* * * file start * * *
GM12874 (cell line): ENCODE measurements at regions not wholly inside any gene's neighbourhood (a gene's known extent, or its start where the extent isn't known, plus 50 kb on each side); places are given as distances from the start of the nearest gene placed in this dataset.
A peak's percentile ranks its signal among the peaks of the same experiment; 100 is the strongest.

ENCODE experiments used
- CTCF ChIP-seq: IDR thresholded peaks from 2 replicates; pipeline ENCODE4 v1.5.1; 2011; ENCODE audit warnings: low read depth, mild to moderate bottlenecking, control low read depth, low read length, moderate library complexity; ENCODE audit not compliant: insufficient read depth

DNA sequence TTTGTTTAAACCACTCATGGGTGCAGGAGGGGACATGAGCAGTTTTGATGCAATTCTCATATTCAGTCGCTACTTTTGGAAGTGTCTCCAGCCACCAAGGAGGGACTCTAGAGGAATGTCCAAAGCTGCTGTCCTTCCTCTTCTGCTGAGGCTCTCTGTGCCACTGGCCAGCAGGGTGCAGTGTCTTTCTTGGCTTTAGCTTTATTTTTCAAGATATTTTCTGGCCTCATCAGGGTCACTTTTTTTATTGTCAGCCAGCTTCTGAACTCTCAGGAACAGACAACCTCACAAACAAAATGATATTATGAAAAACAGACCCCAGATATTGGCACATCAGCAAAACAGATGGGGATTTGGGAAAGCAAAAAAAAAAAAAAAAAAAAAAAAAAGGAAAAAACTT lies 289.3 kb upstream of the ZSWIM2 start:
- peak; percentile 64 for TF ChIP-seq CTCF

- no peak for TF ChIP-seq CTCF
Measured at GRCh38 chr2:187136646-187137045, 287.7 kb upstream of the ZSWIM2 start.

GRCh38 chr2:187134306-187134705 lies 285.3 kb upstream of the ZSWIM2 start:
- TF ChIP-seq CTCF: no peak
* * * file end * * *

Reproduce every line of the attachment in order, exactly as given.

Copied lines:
GM12874 (cell line): ENCODE measurements at regions not wholly inside any gene's neighbourhood (a gene's known extent, or its start where the extent isn't known, plus 50 kb on each side); places are given as distances from the start of the nearest gene placed in this dataset.
A peak's percentile ranks its signal among the peaks of the same experiment; 100 is the strongest.

ENCODE experiments used
- CTCF ChIP-seq: IDR thresholded peaks from 2 replicates; pipeline ENCODE4 v1.5.1; 2011; ENCODE audit warnings: low read depth, mild to moderate bottlenecking, control low read depth, low read length, moderate library complexity; ENCODE audit not compliant: insufficient read depth

DNA sequence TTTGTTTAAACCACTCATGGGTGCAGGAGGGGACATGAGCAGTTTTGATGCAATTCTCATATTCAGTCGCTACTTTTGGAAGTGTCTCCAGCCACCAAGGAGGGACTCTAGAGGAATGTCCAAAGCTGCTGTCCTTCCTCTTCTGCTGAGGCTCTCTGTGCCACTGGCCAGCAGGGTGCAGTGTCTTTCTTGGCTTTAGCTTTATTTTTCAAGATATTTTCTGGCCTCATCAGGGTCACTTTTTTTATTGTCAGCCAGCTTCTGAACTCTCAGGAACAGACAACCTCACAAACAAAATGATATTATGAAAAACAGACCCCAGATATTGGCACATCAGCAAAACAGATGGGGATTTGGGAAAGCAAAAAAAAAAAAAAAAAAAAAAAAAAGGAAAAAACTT lies 289.3 kb upstream of the ZSWIM2 start:
- peak; percentile 64 for TF ChIP-seq CTCF

- no peak for TF ChIP-seq CTCF
Measured at GRCh38 chr2:187136646-187137045, 287.7 kb upstream of the ZSWIM2 start.

GRCh38 chr2:187134306-187134705 lies 285.3 kb upstream of the ZSWIM2 start:
- TF ChIP-seq CTCF: no peak